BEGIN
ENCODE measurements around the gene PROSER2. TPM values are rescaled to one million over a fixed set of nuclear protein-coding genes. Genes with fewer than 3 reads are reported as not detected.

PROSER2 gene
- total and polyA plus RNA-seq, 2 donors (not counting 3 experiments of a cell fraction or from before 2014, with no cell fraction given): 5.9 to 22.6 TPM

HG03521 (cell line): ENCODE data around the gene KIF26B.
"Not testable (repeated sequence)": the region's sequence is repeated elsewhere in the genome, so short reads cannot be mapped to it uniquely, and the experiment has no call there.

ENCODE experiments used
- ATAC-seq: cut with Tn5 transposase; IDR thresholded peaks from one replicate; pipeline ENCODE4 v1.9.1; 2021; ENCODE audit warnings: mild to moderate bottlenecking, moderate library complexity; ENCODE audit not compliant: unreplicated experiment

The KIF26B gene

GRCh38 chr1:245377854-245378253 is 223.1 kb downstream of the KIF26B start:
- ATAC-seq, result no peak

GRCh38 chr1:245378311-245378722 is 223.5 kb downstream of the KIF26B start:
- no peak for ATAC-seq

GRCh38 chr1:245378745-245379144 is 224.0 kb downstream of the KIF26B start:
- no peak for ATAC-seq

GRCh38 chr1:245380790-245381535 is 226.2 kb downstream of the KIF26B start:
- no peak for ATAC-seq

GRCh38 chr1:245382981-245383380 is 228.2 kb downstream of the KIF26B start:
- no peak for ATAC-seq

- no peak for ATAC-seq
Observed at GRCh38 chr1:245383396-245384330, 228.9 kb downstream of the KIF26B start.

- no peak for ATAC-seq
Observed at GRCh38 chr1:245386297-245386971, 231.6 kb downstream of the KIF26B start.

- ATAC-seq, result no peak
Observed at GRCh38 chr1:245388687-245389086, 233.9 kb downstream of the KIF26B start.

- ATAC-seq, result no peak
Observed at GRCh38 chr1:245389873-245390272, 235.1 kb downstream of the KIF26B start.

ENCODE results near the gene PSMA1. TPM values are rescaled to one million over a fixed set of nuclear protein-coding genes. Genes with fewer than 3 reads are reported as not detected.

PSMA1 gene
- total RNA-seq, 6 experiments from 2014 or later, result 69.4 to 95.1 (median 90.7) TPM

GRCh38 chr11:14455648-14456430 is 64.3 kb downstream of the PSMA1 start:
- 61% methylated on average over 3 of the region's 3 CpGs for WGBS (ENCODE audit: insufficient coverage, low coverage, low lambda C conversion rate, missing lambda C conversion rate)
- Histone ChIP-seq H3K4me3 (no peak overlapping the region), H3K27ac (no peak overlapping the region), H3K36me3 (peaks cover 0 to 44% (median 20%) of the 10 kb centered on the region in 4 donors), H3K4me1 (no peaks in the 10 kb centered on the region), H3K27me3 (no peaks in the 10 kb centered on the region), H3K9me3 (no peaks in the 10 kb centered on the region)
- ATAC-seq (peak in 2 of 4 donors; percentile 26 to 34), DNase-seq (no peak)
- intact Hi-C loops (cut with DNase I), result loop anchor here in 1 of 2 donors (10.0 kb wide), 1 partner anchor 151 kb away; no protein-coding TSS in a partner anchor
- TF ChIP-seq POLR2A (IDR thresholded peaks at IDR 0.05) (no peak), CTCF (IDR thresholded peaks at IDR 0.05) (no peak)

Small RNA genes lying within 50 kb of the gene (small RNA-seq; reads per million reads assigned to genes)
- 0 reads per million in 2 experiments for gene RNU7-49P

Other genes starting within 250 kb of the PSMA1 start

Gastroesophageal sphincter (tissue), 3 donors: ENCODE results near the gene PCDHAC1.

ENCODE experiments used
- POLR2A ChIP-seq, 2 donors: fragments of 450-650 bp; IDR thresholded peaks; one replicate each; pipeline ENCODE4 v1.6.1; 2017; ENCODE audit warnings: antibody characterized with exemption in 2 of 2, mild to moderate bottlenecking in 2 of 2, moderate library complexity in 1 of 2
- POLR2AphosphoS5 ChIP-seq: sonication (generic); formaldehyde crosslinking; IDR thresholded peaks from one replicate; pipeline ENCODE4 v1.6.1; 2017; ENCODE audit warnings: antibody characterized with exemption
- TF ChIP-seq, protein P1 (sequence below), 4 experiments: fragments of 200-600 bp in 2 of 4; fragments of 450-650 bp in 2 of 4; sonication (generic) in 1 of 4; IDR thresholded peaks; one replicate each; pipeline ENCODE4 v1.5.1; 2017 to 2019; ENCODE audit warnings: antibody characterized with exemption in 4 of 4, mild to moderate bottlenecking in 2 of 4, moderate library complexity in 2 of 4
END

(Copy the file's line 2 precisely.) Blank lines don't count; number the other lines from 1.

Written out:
PROSER2 gene